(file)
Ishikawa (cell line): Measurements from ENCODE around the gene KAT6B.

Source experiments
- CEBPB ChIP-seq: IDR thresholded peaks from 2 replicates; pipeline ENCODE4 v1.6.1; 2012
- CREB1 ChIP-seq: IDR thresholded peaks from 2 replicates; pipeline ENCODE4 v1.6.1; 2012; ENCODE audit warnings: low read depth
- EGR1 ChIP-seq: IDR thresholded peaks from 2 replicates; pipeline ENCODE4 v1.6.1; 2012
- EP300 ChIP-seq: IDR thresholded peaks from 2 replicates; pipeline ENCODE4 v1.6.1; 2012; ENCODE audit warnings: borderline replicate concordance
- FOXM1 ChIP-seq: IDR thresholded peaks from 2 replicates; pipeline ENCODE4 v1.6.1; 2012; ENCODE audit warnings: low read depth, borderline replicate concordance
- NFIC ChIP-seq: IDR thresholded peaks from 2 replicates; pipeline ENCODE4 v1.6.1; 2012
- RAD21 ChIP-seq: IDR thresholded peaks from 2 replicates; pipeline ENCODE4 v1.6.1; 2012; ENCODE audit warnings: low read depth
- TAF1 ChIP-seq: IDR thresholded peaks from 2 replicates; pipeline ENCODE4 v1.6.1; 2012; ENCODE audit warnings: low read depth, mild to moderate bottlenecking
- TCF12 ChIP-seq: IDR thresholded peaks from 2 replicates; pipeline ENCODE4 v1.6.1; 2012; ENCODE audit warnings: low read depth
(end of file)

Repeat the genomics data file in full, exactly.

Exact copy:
Ishikawa (cell line): Measurements from ENCODE around the gene KAT6B.

Source experiments
- CEBPB ChIP-seq: IDR thresholded peaks from 2 replicates; pipeline ENCODE4 v1.6.1; 2012
- CREB1 ChIP-seq: IDR thresholded peaks from 2 replicates; pipeline ENCODE4 v1.6.1; 2012; ENCODE audit warnings: low read depth
- EGR1 ChIP-seq: IDR thresholded peaks from 2 replicates; pipeline ENCODE4 v1.6.1; 2012
- EP300 ChIP-seq: IDR thresholded peaks from 2 replicates; pipeline ENCODE4 v1.6.1; 2012; ENCODE audit warnings: borderline replicate concordance
- FOXM1 ChIP-seq: IDR thresholded peaks from 2 replicates; pipeline ENCODE4 v1.6.1; 2012; ENCODE audit warnings: low read depth, borderline replicate concordance
- NFIC ChIP-seq: IDR thresholded peaks from 2 replicates; pipeline ENCODE4 v1.6.1; 2012
- RAD21 ChIP-seq: IDR thresholded peaks from 2 replicates; pipeline ENCODE4 v1.6.1; 2012; ENCODE audit warnings: low read depth
- TAF1 ChIP-seq: IDR thresholded peaks from 2 replicates; pipeline ENCODE4 v1.6.1; 2012; ENCODE audit warnings: low read depth, mild to moderate bottlenecking
- TCF12 ChIP-seq: IDR thresholded peaks from 2 replicates; pipeline ENCODE4 v1.6.1; 2012; ENCODE audit warnings: low read depth